Thermographic diagnostics in equine back pain.
ABSTRACT Infrared thermographic imaging (ITI) is the most sensitive objective imaging currently available for the detection of back disease in horses. It is, however, only a physiological study primarily of vasomotor tone overlying other superficial tissue factors. Interpretation requires extreme care in imaging protocol and in understanding the significance of altered sympathetic nervous tone and the sympathetic distribution. Most discussions on back pain have centered on nociception and inflammatory events. ITI provides information and localization for more significant than diagnosing areas of hot spots. Chronic back pain usually involves vasoconstriction at the affected sites and from ITI studies in man, we have an opportunity to appreciate chronic pain phenomena that involves non-inflammatory events. These occur commonly in horses, but are still seldom recognized and treated.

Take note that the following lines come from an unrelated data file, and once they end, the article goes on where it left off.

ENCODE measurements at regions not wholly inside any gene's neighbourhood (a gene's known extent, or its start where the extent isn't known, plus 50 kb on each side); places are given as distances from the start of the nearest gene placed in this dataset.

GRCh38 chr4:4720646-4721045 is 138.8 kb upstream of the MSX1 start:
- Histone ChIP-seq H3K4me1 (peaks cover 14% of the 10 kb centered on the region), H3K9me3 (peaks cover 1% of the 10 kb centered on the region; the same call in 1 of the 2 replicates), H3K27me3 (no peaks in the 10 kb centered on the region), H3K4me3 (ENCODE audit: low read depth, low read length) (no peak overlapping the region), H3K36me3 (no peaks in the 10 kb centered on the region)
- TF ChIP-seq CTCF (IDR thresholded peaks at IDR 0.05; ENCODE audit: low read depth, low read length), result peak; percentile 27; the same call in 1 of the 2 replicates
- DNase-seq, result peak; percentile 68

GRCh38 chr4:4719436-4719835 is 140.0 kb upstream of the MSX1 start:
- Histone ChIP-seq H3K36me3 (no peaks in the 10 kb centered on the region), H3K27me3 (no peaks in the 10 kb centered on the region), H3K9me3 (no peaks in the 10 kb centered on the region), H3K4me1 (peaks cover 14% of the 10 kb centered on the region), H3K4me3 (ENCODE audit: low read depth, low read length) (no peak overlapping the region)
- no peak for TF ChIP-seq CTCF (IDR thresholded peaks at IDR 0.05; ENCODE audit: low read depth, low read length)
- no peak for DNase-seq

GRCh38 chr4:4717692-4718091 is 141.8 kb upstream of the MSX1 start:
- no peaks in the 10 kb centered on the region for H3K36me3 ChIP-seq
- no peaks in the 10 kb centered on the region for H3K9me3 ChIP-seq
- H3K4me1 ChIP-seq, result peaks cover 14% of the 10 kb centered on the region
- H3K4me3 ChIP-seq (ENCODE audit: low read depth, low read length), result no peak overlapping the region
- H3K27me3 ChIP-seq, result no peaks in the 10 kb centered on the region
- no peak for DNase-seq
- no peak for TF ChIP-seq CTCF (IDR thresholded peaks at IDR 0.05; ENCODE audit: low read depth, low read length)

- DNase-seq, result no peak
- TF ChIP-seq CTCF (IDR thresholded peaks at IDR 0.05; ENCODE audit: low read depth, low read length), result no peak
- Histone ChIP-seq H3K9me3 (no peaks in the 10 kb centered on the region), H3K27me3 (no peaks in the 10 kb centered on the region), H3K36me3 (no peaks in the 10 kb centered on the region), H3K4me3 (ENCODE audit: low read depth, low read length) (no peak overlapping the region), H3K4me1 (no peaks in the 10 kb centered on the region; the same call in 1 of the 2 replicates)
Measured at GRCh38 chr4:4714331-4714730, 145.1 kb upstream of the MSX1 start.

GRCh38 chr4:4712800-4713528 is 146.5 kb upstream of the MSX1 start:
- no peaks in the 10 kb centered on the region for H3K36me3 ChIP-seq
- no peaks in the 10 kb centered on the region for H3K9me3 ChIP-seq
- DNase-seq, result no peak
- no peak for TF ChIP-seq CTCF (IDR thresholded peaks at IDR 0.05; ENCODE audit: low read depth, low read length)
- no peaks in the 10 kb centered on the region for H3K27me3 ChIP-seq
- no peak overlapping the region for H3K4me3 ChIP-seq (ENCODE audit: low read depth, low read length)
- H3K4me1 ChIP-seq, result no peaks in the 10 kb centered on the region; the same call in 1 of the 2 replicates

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ABSTRACT: REASONS FOR PERFORMING STUDY: Current literature suggests that thermographic imaging of horses should be performed in a draught-free room. However, studies on the effect of airflow on determined temperature have not been published. OBJECTIVES: To investigate effects of airflow on thermographically determined temperature of horses' forelimbs; to assess the relationship of wind velocity, rectal temperature, ambient temperature and humidity. METHODS: Thermographic images were obtained for the forelimbs of 6 horses in a draught-free room. Three replicates (R) with defined wind velocities (R1, 0.5-1.0 m/s; R2, 1.3-2.6 m/s; and R3, 3.0-4.0 m/s) were conducted. Each replicate consisted of a baseline image, a 15 min phase with the wind on and a 15 min phase with the wind off. We exposed only the right leg to airflow and determined the temperature by thermography with the wind on and wind off. Temperature differences between baseline and wind on, between wind on and wind off and between different wind velocities were analysed by a general linear model, Student's paired t test and ANOVA. RESULTS: After the onset of wind, the temperature on the right forelimb decreased within 1-3 min (by approximately 0.6°C at R1, 1.5°C at R2 and 2.1°C at R3). With the wind off, the temperature increased within 3 min (by approximately 1.2°C at R1, 1.7°C at R2 and 2.1°C at R3). With increasing wind velocity, the temperature differences between baseline and wind on and between wind on and wind off increased significantly. CONCLUSIONS: Barely noticeable wind velocities caused a decrease in thermographically determined temperatures of the forelimbs of the horse. Further research is required to assess the influence of airflow on other parts of the body and at different ambient temperatures, as well as the effect on horses with inflammatory lesions, especially of the distal limbs. POTENTIAL RELEVANCE: It is essential for practitioners to perform thermography on horses in a draught-free environment in order to avoid false-positive or -negative diagnoses.Equine Veterinary Journal 11/2012; · 2.29 Impact Factor